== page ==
Armenians around the world mark the 1915 genocide with marches

Around the world on Friday, tens of thousands of people of Armenian descent commemorated the genocide 100 years ago of 1.5 million Armenians by Ottoman Turks.

The annual April 24 commemorations mark the day when the mass killings started. An estimated 1.5 million died in massacres, deportations and forced marches that began in 1915 as Ottoman officials worried that the Christian Armenians would side with Russia, its enemy in World War I.

Turkey denies the deaths constituted genocide, saying the toll has been inflated and that those killed were victims of civil war and unrest.

Here is a look at how the killings are being commemorated around the world.


Tens of thousands of Lebanese of Armenian descent marched the stretch of several miles from an Armenian church in northern Beirut to a soccer field where the commemoration service took place. Many waved Armenian and Lebanese flags and scores wore caps with "I remember and I demand" printed on them in Arabic.

Lebanon has one of the largest Armenian communities in the world outside Armenia itself — mostly descendants of people who fled their homes in 1915. Experts estimate the community to number about 150,000 people today.

Among those attending the Beirut service was Agop Djizmedjian, a 52-year-old supermarket employee who brought his 5-year-old son George.

"I brought George today to tell him that our ancestors were killed in this genocide," Djizmedjian said. "When I die, my son will teach his children until we get our rights."

In Beirut's predominantly Armenian district of Burj Hammoud, most of the shops were closed and balconies were decorated with the red, blue and orange Armenian flags.


In Jerusalem's Old City, Armenian priests held a mass at St. James Cathedral, their chants rising to the sky in the cavernous century-old church adorned with hundreds of metal lamps as light filtered from the dome windows.

Dozens of Armenian community members from Jerusalem and Israel, Israeli Jews, refugees from Darfur and others took part in the commemoration. Hundreds more waited outside the church and members of the Armenian community sold commemorative pins for the occasion.

Outside the church, gruesome black and white photos of decapitated heads and hanging were framed in posters, along with words demanding justice. "Denial of murders is a crime. Turkey guilty of Armenian genocide" and "Armenians demand justice" read some.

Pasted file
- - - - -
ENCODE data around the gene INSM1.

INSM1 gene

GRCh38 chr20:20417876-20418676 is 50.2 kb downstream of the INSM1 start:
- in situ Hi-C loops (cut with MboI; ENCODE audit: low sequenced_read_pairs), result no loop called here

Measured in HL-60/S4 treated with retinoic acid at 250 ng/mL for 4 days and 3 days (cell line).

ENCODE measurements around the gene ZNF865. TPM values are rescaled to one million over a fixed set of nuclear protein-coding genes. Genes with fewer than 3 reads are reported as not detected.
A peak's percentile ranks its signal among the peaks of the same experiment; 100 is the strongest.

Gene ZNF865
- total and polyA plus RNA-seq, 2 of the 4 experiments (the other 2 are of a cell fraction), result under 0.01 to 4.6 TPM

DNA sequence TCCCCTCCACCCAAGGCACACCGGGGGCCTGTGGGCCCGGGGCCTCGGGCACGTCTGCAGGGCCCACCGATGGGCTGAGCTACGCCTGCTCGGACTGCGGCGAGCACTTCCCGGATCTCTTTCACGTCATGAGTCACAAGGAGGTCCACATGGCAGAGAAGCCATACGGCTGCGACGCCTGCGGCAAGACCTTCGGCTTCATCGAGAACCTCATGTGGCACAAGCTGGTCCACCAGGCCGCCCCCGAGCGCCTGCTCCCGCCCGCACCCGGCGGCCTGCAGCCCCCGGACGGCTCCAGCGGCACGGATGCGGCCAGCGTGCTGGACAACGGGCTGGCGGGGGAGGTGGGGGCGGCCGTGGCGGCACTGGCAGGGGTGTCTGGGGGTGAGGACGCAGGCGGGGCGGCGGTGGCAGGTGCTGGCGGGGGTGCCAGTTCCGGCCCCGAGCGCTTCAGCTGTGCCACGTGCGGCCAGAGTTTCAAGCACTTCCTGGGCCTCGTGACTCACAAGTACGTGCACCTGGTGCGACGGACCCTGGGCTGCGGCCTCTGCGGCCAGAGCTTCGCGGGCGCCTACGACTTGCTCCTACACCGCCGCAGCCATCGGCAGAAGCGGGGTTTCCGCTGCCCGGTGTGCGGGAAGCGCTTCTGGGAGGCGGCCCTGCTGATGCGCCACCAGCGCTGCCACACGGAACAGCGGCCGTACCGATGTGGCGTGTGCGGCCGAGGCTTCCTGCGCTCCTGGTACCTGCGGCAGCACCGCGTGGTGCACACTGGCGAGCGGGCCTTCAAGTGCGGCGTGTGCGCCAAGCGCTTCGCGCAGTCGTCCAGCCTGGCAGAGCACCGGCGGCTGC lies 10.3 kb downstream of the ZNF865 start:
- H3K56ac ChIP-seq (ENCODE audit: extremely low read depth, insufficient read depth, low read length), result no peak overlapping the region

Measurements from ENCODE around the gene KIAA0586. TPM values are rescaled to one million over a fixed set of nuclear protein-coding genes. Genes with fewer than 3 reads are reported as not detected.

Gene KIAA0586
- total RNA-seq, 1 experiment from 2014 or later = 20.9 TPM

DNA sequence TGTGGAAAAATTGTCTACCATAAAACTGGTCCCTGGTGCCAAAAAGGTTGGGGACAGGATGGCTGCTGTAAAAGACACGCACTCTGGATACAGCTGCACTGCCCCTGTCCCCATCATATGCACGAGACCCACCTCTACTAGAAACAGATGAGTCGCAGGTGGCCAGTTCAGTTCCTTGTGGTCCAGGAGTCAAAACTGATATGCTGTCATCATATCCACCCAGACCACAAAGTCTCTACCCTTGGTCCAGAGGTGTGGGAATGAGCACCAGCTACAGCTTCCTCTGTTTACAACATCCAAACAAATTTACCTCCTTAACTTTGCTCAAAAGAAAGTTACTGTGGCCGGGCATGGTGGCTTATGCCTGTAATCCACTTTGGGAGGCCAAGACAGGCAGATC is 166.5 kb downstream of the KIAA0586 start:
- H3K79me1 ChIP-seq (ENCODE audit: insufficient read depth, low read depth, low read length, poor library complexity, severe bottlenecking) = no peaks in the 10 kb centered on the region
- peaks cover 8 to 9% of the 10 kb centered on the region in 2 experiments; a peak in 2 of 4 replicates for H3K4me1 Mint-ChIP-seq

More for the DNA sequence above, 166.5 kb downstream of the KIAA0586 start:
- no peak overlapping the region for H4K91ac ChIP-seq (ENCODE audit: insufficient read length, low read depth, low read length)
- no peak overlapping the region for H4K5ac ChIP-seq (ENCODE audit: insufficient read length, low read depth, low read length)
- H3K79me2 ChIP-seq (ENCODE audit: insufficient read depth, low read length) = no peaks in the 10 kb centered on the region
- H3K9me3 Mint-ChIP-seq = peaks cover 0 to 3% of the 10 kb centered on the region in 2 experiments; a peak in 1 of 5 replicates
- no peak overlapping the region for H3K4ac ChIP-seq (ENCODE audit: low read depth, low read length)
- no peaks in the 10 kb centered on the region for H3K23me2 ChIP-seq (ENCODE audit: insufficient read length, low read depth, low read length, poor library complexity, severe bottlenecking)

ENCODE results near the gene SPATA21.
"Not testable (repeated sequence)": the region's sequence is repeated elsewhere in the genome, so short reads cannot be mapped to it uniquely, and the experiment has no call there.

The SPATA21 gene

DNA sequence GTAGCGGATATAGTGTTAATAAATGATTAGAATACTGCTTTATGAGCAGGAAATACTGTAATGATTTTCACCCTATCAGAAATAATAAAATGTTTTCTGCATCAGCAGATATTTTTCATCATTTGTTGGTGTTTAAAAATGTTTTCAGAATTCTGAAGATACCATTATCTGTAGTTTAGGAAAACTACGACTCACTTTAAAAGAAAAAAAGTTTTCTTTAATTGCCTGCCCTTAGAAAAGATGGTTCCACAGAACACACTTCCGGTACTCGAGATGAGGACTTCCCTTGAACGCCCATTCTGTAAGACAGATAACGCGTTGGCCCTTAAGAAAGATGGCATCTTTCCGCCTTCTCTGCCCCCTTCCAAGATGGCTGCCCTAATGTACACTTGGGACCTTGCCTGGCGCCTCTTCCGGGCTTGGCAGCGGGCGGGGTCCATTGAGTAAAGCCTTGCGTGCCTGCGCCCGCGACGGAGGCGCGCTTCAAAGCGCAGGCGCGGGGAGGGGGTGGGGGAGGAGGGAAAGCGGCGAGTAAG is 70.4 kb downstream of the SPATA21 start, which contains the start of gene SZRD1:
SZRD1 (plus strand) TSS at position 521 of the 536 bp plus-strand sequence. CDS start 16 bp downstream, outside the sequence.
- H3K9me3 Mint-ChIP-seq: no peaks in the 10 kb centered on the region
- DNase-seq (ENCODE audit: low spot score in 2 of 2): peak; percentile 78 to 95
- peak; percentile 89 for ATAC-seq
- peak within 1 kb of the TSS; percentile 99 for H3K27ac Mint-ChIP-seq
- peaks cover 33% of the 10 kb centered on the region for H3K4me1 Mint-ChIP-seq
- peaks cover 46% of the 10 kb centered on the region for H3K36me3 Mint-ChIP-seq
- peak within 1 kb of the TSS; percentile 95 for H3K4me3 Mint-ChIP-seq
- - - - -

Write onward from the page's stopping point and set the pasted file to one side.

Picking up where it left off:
After the two-hour mass, Armenian priests laid wreaths at a monument in front of the cathedral.

"We think and we understand that denying the genocide is the continuation of the genocide," said Inon Zalcman, a member of "The Combat Genocide Association." He added that "more than that, denial of genocide, one genocide is the opening gate for another genocide."

Jewish Rabbi Lee Bycel from California said he came to show his support for the Armenian people who died in a genocide that much of the world doesn't recognize. "I think both Israeli Jews and American Jews care a lot and support the Armenian people, but the governments are reluctant to acknowledge it."


Hundreds of Armenian-Iranians rallied outside the Turkish Embassy in downtown Tehran on Friday. Many chanted, "Death to the fascist government of Turkey."

The rally started with a march from an Armenian church in Tehran and ended peacefully around noon after the gathering outside the embassy.


President Joachim Gauck described the killings as genocide at a nondenominational service in Berlin on Thursday, organized by Germany's main churches — marking a shift in the country's stance after officials previously avoided the term.

On Friday, the German Parliament debated a non-binding motion that says "the fate of the Armenians is exemplary for the history of mass destruction, ethnic cleansing, expulsions and genocides which marks the 20th century in such a terrible way." Lawmakers are expected to approve a version of the motion before the summer. Speaker Norbert Lammert, a member of Chancellor Angela Merkel's party, labeled the killings genocide and said Germany's own Nazi past makes it important to speak out on the issue. He said: "we Germans cannot lecture anyone about dealing with their past, but we can through our own experiences encourage others to confront their history, even when it hurts."


Associated Press writers Ian Deitch in Jerusalem, David Rising in Berlin and Nasser Karimi contributed to this report.